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21.05.2008 - MDM Bank: Results of our Russian Fixed Income Investor Survey

(for a full version of the investor survey results pls see attached pdf file)
Key takeaways: Market participants await moderate rise in ruble bond rates
Between May 14 and 16, MDM Bank conducted a survey among local clients concerning bond market sentiment. The survey took the form of a questionnaire in which participants outlined their opinion on selected issues affecting the Russian bond market. We received 127 filled questionnaires from 102 different organizations over three days; 18% of the respondents represent foreign-controlled organizations, while the remainder were Russian market players. Over three quarters of the respondents were from banking – the rest were professionals from investment funds, asset management and brokerage companies (see charts below). We believe the survey sample is representative, especially given the local debt market focus of the survey.
We carried out our first survey on September 19-21, 2007 at the dawn of the global credit crisis. Back then, investors were moderately optimistic and awaited stabilization in the short-term (in 3-6 months) and a decrease in yields – albeit well above the level of `hot` spring-summer of 2007.
Apart from Eurobonds, where yields did suffer somewhat (primarily, though, due to US interest rate cuts), the final analysis proved gloomier than the consensus estimates based on our September survey.
As we all know, the last 9 months saw many interesting developments. The global financial system suffered a series of blows; the FRS and other central banks took unprecedented measures to defend it, global inflationary spirals accelerated; Russia’s Central Bank and government also took active steps, of which, the increase in the key ruble interest rates by the monetary regulator was arguably the most unexpected.
With all this in mind, it is quite natural that our survey reflected less optimistic attitudes among investors, especially in regards with ruble yields. Market participants expect that this year the Central Bank will most likely increase rates further, whereas ruble yields should rise, albeit not by much. That is why few respondents deem it appropriate to start increasing the duration of their bond portfolios. In addition, the majority of the respondents agreed that the public debt segment has lost its ‘marketability’ over recent months, while the government should cut its program of sovereign debt issues (OFZ) under the current conditions.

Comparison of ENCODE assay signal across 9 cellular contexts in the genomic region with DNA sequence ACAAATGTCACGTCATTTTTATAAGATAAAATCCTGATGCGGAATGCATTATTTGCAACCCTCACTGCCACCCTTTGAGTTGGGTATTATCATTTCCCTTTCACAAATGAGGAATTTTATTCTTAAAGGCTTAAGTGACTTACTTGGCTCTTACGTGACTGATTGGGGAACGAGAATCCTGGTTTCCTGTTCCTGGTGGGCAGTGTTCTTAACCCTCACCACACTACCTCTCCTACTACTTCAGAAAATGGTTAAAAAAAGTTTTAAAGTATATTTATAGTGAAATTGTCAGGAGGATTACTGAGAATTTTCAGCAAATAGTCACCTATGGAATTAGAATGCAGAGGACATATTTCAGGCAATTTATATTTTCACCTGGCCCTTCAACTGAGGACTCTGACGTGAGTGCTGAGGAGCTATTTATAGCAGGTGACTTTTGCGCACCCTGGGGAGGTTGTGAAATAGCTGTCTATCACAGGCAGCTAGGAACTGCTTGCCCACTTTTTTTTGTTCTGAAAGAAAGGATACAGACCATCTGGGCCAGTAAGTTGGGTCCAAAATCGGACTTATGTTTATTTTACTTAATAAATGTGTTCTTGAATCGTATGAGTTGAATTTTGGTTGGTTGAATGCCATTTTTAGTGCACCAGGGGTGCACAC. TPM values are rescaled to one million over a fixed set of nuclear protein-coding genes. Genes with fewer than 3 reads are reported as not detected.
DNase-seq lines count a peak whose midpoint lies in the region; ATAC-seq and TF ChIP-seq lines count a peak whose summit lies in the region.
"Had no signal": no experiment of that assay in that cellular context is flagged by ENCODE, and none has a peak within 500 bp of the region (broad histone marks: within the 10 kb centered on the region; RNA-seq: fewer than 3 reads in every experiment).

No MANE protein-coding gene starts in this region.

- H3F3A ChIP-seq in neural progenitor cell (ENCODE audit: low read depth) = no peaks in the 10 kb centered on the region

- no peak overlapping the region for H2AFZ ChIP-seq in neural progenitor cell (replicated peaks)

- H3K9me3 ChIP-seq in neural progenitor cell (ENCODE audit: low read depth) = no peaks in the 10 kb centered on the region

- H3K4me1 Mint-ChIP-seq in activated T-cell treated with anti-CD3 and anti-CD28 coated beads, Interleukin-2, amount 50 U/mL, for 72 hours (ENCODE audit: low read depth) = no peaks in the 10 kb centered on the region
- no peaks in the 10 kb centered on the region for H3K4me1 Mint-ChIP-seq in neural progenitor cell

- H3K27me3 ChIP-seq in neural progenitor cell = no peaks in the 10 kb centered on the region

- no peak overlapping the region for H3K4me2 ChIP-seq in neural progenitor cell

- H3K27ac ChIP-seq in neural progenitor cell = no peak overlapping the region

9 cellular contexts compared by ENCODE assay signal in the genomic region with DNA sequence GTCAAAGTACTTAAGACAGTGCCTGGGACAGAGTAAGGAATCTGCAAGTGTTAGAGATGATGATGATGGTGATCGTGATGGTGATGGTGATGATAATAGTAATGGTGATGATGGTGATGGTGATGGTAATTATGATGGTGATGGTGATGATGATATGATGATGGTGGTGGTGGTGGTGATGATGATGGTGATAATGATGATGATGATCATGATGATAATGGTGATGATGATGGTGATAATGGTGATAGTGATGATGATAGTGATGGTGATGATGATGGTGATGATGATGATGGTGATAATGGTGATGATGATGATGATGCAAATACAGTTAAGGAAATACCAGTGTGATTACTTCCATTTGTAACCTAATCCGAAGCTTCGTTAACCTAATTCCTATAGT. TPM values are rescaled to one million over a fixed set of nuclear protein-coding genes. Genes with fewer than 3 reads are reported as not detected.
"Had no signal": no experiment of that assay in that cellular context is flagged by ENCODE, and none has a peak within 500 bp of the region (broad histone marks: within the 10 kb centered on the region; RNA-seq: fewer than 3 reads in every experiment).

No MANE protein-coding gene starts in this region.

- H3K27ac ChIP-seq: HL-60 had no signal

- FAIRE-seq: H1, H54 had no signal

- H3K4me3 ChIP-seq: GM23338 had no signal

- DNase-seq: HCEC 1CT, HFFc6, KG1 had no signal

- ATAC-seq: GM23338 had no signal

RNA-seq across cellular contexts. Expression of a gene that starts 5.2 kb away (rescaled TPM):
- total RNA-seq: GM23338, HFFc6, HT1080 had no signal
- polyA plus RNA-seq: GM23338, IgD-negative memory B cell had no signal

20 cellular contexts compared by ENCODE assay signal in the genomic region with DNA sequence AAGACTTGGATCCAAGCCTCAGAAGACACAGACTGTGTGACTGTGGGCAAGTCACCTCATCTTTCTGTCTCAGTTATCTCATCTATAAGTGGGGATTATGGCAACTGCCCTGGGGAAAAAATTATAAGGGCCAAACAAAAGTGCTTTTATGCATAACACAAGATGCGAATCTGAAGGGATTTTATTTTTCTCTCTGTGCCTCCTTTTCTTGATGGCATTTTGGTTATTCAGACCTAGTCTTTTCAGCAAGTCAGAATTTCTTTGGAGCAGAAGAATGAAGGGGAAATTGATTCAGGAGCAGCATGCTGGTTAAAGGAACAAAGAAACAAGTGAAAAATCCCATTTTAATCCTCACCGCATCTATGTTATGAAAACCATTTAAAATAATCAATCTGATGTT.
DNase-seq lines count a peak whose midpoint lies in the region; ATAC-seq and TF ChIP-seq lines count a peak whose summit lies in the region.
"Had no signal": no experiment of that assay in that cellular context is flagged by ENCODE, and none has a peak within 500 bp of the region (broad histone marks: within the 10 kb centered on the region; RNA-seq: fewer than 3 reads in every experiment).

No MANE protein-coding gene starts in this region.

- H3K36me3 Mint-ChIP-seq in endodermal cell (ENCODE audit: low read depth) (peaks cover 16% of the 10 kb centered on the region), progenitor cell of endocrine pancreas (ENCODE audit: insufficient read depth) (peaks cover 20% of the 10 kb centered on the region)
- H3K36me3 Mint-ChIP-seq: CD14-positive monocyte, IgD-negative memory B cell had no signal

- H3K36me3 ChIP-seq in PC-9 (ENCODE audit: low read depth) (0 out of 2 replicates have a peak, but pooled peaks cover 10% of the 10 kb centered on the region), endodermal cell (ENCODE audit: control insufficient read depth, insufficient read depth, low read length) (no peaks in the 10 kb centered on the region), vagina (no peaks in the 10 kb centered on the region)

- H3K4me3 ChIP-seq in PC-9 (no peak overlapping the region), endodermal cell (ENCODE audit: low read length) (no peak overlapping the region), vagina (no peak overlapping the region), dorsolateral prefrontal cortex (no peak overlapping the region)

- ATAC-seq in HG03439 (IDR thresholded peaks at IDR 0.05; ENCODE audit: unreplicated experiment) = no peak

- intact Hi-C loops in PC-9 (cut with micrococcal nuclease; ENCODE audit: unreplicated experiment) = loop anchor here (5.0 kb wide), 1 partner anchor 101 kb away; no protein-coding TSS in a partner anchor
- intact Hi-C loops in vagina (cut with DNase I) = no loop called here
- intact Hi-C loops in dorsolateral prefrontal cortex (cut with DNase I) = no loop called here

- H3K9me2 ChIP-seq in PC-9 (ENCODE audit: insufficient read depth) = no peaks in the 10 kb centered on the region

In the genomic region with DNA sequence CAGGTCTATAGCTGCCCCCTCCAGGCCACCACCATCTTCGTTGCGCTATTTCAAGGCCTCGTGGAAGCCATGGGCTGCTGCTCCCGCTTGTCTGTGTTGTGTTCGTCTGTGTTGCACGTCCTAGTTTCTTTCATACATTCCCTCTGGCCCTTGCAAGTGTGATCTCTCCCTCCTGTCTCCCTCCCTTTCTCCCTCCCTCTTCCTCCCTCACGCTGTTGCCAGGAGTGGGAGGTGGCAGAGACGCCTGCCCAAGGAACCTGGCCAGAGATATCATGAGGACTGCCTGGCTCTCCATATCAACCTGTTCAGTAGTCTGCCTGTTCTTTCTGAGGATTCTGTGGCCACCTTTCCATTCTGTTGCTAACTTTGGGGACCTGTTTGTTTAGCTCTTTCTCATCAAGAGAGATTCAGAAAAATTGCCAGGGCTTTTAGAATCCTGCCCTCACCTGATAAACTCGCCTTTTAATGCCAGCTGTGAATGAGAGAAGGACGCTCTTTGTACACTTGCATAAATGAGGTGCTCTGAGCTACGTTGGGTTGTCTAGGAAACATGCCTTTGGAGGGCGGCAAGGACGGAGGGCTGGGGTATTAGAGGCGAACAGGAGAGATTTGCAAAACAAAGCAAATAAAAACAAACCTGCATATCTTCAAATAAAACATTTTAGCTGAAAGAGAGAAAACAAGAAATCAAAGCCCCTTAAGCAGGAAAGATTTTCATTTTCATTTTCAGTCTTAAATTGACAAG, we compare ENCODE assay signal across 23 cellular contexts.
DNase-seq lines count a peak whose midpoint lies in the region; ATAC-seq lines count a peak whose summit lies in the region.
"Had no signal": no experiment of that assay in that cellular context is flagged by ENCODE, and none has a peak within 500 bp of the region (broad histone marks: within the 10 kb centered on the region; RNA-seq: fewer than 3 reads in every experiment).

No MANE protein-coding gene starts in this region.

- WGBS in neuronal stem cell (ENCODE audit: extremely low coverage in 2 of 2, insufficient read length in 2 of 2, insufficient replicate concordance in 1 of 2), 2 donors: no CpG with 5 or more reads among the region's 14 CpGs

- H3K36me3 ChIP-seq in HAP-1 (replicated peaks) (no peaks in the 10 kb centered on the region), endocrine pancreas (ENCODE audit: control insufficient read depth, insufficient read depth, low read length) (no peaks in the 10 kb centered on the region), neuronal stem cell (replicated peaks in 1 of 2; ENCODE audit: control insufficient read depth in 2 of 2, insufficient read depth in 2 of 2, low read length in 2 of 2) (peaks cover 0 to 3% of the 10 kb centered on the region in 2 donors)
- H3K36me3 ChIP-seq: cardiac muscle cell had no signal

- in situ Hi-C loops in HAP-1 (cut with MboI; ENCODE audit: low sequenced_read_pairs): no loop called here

The major outcome of the survey was the mixed sentiment of the market players toward the state support of Russia’s banking system, including the allocation of budget and state corporations’ funds to private banks and ruble bonds. Opinion was divided on these issues: just 51% of the respondents were positive about the measures.
The other areas of interest include the divided opinions on the ‘fair spread’ between Moscow City bonds and 1st tier state banks’ bonds, moderate estimates of possible defaults, neutral expectations relative to the dynamics of the global risk appetite in 2H08, and a sustained belief in stronger nominal ruble to the bi-currency basket.
A propos, we noticed that representatives of ‘foreign’ market participants were somewhat more pessimistic in their responses vs. Russian investors. 

PDF MDM FI Survey May 08
Adobe Acrobat document, 104 Kb
21.05.2008 17:21
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